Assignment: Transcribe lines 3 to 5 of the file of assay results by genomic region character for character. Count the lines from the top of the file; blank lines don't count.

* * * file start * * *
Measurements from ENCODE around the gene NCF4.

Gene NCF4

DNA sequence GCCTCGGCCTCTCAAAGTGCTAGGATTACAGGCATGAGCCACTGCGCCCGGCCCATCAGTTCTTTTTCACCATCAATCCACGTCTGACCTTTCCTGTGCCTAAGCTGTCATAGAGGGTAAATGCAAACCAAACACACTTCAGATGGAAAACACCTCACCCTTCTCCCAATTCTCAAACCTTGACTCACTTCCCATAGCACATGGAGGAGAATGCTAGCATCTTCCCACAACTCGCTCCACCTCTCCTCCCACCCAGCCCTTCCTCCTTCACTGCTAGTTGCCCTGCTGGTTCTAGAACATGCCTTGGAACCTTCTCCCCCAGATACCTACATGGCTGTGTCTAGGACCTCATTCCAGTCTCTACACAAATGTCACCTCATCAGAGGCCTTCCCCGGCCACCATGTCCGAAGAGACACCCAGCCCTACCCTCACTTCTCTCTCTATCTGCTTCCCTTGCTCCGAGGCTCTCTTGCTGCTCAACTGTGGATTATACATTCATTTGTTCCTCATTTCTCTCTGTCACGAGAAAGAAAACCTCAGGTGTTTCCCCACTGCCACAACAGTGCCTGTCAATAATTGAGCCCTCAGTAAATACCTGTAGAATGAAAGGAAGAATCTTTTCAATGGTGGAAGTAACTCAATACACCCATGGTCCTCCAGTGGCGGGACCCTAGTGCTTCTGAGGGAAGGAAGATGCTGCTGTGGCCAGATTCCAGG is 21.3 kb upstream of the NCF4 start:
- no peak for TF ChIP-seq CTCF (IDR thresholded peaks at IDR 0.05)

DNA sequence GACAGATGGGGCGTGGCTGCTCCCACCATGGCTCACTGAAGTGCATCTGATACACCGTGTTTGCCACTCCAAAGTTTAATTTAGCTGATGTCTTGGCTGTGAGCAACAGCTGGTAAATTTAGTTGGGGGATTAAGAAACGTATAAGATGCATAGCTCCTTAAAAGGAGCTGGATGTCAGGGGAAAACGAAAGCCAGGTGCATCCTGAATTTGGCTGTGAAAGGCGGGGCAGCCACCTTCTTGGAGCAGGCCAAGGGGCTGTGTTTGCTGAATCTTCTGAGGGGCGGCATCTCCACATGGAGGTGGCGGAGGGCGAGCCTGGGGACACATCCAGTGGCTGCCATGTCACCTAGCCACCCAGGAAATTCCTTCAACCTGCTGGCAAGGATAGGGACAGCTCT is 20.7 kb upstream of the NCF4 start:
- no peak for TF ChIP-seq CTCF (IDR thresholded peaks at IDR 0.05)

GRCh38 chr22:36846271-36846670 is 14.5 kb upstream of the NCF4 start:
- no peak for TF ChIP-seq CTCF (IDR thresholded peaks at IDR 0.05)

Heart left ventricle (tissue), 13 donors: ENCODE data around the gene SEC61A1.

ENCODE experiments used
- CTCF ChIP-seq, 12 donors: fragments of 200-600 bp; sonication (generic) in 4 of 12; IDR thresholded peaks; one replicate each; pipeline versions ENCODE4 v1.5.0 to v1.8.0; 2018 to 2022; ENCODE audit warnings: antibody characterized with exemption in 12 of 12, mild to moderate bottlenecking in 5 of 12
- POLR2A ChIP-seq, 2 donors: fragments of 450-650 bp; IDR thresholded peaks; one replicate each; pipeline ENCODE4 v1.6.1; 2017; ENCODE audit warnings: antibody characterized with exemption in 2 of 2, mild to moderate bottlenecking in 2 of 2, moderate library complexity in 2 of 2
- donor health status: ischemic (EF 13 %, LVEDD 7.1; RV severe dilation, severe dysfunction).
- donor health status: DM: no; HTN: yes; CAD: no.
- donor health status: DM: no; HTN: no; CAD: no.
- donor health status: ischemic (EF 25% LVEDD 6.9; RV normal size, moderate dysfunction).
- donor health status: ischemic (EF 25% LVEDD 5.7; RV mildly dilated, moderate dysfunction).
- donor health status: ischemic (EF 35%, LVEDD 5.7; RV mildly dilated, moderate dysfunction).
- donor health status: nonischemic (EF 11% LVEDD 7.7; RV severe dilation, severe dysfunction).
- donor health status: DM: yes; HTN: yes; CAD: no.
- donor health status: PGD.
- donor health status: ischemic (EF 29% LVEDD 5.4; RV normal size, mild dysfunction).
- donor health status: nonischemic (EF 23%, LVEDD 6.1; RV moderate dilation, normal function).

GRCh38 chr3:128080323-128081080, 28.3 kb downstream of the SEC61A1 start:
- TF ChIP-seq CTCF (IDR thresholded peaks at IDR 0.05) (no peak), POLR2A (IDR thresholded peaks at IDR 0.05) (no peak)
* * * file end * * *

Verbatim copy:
DNA sequence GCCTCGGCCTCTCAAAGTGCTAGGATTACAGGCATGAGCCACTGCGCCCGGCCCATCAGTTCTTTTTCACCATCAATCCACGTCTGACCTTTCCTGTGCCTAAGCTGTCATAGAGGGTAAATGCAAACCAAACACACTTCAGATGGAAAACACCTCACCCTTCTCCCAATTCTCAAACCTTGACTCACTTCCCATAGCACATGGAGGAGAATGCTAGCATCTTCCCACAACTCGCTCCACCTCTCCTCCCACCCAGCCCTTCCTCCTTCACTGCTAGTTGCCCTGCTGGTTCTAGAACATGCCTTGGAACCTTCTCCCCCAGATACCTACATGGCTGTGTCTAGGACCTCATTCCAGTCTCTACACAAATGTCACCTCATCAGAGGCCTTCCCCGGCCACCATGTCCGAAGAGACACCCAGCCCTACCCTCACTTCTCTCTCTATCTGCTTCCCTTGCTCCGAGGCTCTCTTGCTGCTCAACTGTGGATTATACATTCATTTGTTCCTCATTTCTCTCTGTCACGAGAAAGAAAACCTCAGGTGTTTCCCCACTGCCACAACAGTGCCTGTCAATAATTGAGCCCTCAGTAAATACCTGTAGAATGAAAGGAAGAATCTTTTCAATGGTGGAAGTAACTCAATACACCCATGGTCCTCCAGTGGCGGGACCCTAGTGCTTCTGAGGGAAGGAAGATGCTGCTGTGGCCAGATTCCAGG is 21.3 kb upstream of the NCF4 start:
- no peak for TF ChIP-seq CTCF (IDR thresholded peaks at IDR 0.05)

DNA sequence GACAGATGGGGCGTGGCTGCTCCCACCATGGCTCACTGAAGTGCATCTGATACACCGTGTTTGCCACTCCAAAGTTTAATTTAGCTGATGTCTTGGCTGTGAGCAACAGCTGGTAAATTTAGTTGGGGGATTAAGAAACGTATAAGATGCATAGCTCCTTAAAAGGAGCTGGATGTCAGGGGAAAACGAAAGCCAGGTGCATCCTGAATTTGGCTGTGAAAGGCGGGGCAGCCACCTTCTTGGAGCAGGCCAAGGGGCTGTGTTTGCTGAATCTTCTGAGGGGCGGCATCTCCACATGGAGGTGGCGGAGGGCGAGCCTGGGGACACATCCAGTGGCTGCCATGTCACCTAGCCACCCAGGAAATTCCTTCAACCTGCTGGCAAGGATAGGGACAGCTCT is 20.7 kb upstream of the NCF4 start: